Sandwiching an oxygen-rich layer of silicon between a solar cell and its metal contact has allowed researchers in Europe to break performance records for the efficiency with which silicon solar cells convert sunlight into electricity. But the challenge now is how to make these so-called passivating contacts suitable for mass production.
‘There is currently a lot of excitement about passivating contacts among the solar cell community,’ said Dr Byungsul Min at the Institute for Solar Energy Research in Hamelin (ISFH), Germany. This year, the technology allowed his laboratory to set a new record efficiency of 26.1% for the kind of solar cells the kind that dominates the photovoltaics market. Commercial solar panels currently operate with an efficiency of around 20%.
Passivating contacts consist of two thin layers of oxidised and crystallised silicon sandwiched between a solar cell and its metal contact. Speaking to a packed hall this September at the European Photovoltaics Solar Energy Conference in Brussels, Belgium, Dr Min said that the layers work by healing broken atomic bonds on the silicon surface and reducing the risk of electric charges getting trapped as they flow out of the solar cell.
The design was developed in 2013 by ISFH and the Fraunhofer Institute for Solar Energy Systems ISE in Freiburg, Germany. In recent years, it has driven the energy conversion efficiency of silicon photovoltaics above 25% – a ceiling that had limited the efficiency that researchers could achieve in the lab for over a decade.
Still, Dr Min says that few manufacturers have so far adopted passivating contacts in industry. As part of a project called DISC, he is now coordinating work with research institutes and equipment manufacturers across Europe to streamline their design for mass fabrication.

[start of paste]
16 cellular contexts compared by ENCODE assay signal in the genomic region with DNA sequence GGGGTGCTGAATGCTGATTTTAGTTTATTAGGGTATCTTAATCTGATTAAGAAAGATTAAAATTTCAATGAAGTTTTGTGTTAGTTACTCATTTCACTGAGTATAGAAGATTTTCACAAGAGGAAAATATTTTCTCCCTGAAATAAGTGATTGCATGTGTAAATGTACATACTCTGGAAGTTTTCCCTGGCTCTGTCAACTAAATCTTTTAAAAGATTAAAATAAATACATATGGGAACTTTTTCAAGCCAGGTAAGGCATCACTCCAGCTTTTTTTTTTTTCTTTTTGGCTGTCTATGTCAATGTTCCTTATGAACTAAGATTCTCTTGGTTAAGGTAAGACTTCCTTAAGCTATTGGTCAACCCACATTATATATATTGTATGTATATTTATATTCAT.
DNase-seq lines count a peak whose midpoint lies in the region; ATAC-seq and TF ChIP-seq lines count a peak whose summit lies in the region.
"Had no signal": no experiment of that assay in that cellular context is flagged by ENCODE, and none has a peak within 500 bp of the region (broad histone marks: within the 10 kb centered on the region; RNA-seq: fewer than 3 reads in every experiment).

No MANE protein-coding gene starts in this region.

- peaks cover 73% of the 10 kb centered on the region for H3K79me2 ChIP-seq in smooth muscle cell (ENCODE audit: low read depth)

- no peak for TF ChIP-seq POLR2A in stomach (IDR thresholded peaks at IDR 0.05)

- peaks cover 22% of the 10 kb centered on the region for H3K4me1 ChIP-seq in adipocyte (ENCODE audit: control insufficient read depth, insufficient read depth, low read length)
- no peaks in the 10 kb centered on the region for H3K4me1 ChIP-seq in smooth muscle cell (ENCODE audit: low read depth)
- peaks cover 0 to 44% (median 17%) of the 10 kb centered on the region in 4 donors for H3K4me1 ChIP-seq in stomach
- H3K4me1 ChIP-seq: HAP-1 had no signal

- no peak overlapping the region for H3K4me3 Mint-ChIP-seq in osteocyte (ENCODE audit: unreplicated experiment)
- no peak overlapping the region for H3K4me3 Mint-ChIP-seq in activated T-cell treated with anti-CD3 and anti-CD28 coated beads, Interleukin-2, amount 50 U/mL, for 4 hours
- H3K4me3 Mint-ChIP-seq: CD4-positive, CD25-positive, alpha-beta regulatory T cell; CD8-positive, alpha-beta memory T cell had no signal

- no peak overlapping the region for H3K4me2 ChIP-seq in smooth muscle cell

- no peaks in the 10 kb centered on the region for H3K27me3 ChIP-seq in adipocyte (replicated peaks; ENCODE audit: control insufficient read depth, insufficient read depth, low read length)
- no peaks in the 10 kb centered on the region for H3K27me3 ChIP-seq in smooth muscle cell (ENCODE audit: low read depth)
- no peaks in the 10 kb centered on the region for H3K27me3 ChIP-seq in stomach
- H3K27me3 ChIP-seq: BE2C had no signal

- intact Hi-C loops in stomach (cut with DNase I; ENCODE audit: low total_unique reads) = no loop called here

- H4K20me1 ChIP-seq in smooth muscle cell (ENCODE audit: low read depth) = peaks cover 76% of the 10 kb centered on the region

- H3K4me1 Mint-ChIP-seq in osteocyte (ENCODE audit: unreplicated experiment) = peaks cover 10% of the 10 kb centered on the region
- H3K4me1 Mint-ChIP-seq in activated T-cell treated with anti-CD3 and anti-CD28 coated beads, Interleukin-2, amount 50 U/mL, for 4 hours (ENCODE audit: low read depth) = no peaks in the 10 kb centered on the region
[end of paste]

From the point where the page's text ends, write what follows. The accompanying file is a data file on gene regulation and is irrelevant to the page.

Making record-setting solar cells with passivating contacts has so far required costly materials and complex laboratory techniques that Dr Min says cannot be adopted in factory assembly lines. However, by getting rid of these sophisticated approaches and substituting them with tools that are already common in the solar cell industry, the DISC consortium expects to bring down manufacturing costs for the technology.
ISFH has notably replaced an expensive and highly conductive indium-containing layer that is deposited on the cell surface to better collect electrical charges out of the passivating contact. By fine-tuning pressure and temperature conditions during production, Dr Min can now form a zinc-containing layer that presents comparable physical properties while using abundant materials.
Dutch equipment provider Meco is swapping complex lithography steps with plating techniques that can metallise the electrical contacts of passivating contact solar cells in throughputs high enough for factory assembly lines.
Over the past year, DISC samples have shuttled across France, Germany, Switzerland and the Netherlands as partners play their part in an international supply line. Each laboratory adds a layer of silicon or other materials in which it specialises, gradually building up the stack of semiconductors into a functioning solar cell.
‘This August, we completed our first industry-sized solar cells,’ said Dr Min. ‘They have already reached energy conversion efficiencies above 21%.’ This falls within the range of solar cells on the market today.
Over the coming year, Dr Min expects that fine-tuning the layers in these factory-friendly devices will help edge their performance above that of the competition. In an industry where a difference of just half a percentage can make or break companies, a technology with a proven potential of over 25% efficiency in the laboratory offers enticing prospects for manufacturers.
‘We have to go to higher solar cell efficiencies,’ agreed Dr Martin Hermle, one of the pioneers of passivating contacts at Fraunhofer ISE. His research group is now developing industrial deposition methods for the solar cells produced in DISC, and developing ways of further boosting their energy conversion efficiency in another project called Nano-Tandem.
‘The cost of solar panels is largely dictated by their surface area. If you can make cells with 30% efficiency instead of 20% or 15%, that really helps reduce the overall cost of solar energy.’